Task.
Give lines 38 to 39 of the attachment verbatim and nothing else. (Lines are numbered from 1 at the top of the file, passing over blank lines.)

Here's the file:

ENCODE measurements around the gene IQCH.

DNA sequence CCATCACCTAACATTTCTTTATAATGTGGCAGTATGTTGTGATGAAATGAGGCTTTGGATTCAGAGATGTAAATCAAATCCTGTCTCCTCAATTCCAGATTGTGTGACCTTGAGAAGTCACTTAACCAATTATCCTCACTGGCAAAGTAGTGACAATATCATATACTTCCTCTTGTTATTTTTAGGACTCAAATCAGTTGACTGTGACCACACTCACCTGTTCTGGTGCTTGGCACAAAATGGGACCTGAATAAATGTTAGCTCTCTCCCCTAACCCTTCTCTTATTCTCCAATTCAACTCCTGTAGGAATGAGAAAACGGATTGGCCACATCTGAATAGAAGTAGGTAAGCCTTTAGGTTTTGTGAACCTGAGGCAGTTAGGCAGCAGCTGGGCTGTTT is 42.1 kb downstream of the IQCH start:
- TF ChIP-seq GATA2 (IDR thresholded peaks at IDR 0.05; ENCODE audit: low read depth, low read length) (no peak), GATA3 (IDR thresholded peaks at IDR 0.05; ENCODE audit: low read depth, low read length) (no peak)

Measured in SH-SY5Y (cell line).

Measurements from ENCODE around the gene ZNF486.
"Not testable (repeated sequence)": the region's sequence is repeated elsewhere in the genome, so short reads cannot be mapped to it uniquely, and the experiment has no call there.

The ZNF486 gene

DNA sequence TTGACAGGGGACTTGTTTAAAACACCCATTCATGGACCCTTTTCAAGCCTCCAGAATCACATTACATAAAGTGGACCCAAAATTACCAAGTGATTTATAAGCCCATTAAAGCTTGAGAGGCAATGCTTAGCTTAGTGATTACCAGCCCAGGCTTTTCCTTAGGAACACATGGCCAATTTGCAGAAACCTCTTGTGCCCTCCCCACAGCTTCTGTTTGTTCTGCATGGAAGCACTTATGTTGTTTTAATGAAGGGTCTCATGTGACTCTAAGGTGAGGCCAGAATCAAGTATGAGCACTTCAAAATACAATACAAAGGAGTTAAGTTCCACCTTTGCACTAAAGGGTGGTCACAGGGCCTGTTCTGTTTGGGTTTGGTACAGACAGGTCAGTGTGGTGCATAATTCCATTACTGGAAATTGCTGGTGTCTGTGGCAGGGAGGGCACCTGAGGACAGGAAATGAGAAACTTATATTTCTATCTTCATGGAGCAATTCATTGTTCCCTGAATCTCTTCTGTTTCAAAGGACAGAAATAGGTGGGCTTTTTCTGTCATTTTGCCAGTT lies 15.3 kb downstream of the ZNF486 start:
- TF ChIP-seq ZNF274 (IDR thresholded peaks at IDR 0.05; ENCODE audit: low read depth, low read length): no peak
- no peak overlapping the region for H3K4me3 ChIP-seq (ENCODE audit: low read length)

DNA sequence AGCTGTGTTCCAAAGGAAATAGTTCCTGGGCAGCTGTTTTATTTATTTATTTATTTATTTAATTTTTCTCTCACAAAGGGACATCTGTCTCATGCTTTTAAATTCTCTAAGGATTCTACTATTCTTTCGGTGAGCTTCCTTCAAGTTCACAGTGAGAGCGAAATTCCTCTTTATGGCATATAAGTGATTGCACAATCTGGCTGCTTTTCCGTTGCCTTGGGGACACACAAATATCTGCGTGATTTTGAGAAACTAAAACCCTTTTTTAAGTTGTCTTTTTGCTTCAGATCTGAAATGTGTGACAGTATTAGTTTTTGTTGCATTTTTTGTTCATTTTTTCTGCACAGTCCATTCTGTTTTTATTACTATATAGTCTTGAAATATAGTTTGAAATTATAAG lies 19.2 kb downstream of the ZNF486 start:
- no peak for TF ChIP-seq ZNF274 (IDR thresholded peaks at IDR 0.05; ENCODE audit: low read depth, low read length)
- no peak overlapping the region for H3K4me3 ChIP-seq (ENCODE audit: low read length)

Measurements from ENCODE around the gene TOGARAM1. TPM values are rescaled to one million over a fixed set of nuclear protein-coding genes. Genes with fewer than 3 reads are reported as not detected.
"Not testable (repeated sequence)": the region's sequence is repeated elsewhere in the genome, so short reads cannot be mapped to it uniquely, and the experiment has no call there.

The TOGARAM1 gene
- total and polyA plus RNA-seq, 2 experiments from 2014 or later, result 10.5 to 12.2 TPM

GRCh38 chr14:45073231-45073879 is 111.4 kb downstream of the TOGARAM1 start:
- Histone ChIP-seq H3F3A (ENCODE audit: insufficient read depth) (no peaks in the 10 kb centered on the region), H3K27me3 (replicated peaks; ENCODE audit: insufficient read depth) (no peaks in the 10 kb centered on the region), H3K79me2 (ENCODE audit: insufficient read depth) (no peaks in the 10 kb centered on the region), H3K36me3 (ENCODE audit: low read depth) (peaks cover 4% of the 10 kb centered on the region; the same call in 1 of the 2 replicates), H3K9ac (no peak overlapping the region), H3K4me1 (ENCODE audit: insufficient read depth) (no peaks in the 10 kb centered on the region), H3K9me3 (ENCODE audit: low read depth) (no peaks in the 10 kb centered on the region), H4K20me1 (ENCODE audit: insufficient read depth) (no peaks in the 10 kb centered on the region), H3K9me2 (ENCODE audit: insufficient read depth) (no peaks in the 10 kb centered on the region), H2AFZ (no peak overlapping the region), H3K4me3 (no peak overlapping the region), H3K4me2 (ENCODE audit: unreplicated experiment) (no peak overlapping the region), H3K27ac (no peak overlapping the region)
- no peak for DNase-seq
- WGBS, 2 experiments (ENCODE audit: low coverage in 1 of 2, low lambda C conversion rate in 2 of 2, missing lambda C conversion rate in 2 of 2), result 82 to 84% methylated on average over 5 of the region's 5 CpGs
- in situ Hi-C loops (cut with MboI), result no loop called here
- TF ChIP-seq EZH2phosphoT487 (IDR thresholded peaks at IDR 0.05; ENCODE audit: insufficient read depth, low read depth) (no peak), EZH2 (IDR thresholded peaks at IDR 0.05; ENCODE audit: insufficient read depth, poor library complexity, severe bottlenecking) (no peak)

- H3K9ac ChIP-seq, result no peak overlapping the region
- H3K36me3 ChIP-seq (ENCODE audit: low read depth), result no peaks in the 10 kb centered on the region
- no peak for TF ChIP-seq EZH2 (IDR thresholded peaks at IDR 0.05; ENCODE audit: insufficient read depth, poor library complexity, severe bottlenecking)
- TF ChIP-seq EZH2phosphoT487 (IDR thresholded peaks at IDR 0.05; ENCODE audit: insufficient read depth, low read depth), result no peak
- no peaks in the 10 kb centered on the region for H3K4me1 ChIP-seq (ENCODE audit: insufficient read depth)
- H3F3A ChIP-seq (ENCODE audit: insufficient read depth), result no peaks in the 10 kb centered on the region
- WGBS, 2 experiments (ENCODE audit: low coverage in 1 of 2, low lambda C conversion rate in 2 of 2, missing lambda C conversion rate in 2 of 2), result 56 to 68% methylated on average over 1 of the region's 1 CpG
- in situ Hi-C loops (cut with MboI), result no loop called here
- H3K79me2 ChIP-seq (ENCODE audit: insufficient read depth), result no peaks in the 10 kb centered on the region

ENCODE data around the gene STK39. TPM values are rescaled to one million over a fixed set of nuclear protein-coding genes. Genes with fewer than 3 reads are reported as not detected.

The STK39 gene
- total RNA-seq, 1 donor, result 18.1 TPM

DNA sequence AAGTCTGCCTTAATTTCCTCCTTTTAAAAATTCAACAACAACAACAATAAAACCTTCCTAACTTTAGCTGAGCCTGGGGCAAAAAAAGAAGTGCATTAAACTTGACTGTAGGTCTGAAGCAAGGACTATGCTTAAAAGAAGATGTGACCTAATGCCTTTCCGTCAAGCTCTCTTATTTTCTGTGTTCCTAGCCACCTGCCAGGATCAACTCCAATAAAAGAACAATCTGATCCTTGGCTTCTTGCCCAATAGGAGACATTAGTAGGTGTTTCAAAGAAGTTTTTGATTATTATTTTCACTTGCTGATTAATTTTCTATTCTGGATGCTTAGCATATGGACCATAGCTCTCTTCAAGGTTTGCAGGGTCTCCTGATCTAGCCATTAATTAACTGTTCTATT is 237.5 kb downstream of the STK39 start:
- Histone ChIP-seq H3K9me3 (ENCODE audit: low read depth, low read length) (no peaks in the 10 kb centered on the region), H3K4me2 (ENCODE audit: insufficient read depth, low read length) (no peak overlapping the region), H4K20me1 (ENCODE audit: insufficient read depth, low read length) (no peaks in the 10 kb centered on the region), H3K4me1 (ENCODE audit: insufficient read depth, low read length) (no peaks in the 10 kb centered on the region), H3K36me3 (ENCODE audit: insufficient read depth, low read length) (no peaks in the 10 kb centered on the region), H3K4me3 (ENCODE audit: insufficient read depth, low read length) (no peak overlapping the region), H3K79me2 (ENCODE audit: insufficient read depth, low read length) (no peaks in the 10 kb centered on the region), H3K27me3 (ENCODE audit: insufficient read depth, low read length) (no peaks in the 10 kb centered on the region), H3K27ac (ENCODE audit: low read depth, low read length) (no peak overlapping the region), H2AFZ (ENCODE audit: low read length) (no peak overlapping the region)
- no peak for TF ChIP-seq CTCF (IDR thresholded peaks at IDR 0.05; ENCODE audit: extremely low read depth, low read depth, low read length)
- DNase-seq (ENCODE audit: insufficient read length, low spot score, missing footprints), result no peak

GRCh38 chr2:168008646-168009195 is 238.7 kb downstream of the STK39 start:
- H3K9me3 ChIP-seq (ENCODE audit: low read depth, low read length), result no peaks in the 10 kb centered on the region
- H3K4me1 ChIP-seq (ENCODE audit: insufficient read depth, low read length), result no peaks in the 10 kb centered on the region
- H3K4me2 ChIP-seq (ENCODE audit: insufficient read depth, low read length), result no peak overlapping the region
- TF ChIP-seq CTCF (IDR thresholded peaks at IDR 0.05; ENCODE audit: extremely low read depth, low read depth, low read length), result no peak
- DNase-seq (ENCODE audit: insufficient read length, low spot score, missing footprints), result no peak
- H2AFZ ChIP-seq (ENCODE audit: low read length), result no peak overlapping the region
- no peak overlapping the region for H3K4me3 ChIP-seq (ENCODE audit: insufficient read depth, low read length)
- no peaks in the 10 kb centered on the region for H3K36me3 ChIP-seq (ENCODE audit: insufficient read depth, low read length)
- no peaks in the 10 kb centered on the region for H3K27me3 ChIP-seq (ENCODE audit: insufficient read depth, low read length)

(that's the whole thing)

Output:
- no peak for TF ChIP-seq CTCF (IDR thresholded peaks at IDR 0.05; ENCODE audit: extremely low read depth, low read depth, low read length)
- DNase-seq (ENCODE audit: insufficient read length, low spot score, missing footprints), result no peak